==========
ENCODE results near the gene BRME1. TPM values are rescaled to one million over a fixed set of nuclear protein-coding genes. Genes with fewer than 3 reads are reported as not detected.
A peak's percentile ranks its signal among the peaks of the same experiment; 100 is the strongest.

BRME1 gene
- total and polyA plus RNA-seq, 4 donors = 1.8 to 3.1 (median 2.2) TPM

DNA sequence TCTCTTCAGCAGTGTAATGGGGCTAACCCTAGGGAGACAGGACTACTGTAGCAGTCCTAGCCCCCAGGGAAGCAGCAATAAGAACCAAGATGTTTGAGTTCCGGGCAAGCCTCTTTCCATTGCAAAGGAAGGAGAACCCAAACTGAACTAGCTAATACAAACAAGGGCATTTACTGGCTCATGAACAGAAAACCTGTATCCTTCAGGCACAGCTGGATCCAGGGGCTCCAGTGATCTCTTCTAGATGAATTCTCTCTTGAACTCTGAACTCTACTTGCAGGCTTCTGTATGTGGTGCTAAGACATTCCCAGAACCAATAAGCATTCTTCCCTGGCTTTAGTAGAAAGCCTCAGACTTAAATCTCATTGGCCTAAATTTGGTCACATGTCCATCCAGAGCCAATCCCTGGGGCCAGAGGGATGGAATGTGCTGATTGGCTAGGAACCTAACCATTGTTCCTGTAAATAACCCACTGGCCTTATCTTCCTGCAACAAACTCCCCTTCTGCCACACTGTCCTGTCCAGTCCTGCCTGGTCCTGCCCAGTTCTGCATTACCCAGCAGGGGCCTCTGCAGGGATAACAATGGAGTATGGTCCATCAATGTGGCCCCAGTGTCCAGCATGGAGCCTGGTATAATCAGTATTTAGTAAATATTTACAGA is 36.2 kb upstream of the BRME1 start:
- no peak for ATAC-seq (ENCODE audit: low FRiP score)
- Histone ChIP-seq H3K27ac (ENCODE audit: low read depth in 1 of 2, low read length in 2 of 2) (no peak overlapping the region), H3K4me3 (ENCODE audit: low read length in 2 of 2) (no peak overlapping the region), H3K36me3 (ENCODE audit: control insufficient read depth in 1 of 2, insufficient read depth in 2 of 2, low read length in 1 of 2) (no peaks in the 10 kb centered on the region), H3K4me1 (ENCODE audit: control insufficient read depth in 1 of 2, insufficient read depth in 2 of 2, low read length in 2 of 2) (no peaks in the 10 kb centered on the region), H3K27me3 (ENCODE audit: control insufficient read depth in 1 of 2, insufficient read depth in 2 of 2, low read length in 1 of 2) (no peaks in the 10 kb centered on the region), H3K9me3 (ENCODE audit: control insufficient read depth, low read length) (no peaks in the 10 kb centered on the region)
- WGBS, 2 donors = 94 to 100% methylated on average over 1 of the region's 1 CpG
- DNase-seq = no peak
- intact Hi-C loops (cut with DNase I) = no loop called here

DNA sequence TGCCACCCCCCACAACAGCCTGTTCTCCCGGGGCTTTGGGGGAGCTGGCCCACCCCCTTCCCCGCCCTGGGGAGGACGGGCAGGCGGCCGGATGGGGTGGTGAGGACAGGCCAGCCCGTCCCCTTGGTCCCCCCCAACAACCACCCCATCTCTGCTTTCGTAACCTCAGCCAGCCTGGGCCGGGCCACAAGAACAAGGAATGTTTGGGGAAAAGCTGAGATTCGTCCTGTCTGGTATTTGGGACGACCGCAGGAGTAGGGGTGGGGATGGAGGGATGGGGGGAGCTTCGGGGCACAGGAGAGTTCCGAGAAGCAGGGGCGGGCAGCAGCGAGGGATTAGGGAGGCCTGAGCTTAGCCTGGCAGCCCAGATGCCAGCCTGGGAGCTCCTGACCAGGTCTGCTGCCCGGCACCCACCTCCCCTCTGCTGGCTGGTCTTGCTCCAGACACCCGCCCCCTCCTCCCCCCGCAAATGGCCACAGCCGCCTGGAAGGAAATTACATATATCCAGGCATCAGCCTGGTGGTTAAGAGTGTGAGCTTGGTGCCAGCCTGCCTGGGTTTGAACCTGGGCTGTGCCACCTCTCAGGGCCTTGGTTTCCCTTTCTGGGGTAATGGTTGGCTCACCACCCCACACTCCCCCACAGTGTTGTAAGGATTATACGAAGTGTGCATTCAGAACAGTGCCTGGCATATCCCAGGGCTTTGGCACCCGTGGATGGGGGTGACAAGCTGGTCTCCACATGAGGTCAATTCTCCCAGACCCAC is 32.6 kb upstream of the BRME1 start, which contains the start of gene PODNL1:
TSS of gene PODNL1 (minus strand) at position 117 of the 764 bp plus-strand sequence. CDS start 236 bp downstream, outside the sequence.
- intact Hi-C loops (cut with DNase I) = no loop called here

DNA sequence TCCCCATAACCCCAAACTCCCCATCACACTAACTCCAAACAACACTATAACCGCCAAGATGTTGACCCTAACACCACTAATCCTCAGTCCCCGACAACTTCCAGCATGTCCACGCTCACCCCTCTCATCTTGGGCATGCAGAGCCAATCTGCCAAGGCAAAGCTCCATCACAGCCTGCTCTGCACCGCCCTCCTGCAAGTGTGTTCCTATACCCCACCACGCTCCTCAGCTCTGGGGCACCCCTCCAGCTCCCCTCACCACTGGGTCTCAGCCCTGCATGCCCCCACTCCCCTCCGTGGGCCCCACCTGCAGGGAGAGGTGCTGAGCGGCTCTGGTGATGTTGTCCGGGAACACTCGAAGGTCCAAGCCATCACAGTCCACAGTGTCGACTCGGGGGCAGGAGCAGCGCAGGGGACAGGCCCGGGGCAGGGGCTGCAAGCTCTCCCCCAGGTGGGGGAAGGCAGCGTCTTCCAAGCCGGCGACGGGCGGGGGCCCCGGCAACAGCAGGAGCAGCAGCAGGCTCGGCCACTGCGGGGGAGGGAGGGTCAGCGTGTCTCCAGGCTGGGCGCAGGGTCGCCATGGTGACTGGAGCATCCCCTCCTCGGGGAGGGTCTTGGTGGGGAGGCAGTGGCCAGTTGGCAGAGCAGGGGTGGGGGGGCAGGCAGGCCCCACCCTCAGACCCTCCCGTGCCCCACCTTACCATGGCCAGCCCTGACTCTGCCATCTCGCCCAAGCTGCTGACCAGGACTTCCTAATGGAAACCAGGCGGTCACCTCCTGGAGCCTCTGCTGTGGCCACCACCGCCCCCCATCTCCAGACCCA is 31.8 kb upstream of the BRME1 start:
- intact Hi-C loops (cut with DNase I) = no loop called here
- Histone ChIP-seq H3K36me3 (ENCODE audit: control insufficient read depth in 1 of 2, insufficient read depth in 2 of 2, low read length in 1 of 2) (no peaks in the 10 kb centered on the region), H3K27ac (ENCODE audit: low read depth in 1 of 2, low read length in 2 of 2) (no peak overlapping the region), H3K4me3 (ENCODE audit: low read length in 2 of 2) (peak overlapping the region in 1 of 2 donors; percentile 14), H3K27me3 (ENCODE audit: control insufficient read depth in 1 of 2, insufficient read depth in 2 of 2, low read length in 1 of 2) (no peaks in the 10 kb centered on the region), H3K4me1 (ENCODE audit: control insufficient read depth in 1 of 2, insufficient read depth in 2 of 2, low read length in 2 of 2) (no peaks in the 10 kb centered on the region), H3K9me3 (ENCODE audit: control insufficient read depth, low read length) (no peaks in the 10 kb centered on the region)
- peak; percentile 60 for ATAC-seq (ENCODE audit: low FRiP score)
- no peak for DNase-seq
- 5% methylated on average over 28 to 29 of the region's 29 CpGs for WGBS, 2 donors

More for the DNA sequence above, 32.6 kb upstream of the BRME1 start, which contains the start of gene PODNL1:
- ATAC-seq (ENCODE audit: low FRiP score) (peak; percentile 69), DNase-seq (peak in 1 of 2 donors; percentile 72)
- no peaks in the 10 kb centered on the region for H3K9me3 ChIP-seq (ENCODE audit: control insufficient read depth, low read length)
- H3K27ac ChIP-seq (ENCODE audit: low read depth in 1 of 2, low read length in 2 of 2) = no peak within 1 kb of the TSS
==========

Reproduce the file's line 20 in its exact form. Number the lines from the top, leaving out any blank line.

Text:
More for the DNA sequence above, 32.6 kb upstream of the BRME1 start, which contains the start of gene PODNL1: